For sixth-grader Amal Yousuf, the best part of going to Cold Spring School is the time she spends kayaking, fishing and sledding.

Those aren’t the sort of activities she might expect at an average school, but Cold Spring isn’t an average school. It’s not even an average IPS magnet school.

Its unique setting made Cold Spring perfect for the environmental magnet theme it long ago adopted, but which the school is now pushing hard to fully embrace. Cold Spring sits on a 39-acre campus with a greenhouse, gardens and hiking trails.

Teachers and Principal Carrie Scott now hope to make those assets even more central to the way their students learn over the next few years with a plan that would convert Cold Spring into one of the district’s new “innovation” schools next fall.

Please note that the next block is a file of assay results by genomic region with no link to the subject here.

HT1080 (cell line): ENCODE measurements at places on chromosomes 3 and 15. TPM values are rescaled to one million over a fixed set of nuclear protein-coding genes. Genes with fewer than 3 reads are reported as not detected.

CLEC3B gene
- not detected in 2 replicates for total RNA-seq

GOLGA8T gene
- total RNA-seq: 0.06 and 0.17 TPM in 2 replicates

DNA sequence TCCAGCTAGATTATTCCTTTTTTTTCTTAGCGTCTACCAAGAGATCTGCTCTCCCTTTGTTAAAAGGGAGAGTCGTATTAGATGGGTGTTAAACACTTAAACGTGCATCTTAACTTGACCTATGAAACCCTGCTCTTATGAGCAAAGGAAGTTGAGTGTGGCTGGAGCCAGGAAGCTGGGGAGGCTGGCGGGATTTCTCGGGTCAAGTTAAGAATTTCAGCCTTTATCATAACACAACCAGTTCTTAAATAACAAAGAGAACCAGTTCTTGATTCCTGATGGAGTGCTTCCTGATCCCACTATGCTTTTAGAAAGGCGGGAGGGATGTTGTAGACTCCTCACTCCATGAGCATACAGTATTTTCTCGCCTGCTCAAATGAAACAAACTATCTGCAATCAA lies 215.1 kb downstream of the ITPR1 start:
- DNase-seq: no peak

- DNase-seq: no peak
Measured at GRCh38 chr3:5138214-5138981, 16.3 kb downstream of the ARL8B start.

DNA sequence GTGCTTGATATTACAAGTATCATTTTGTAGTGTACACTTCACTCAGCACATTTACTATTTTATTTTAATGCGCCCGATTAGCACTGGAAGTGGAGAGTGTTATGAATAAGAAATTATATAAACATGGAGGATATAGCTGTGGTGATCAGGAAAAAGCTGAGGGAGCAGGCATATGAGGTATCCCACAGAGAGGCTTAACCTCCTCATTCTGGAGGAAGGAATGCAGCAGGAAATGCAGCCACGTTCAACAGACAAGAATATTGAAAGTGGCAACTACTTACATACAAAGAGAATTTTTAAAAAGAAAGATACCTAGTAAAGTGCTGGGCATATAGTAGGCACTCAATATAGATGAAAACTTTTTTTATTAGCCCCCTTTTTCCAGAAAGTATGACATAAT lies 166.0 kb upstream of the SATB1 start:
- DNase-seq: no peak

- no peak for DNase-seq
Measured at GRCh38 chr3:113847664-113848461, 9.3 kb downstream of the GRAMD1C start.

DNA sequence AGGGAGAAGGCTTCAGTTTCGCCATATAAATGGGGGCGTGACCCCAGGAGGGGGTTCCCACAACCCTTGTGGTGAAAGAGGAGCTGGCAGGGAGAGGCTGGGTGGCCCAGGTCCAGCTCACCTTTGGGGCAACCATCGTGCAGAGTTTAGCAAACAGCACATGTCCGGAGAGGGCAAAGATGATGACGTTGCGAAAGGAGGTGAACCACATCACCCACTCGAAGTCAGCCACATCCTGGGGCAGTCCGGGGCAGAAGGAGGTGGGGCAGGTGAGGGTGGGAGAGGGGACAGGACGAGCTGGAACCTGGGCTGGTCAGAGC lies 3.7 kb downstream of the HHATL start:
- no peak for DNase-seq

More time by the creek waters or spent with the small animals and fish who share the school’s land is a good fit for Amal.

“At most schools, they would just stay inside,” she said, “but our school, when it’s warm outside, sometimes if we have time, they will take us outside.”

A chance for schools to take control

More freedom for how lessons are taught is the big value school leaders see in becoming an innovation school. Strict district requirements for how teachers use instructional time leaves less time for learning through the many opportunities that accompany a rich natural campus, Scott said.

Things should look different with the educators at the school making the key decisions.

“It encourages our creativity and our teachers’ creativity,” Lori Garcia, a literacy coach at the school, said of the flexibility to choose curriculum.

Innovation schools are part of the new IPS strategy to shift power from the central office to school leaders.

Innovation schools are managed by outside partners, usually charter school networks or non-profit groups. Cold Spring leaders plan to form a new non-profit organization to oversee the school, Scott said.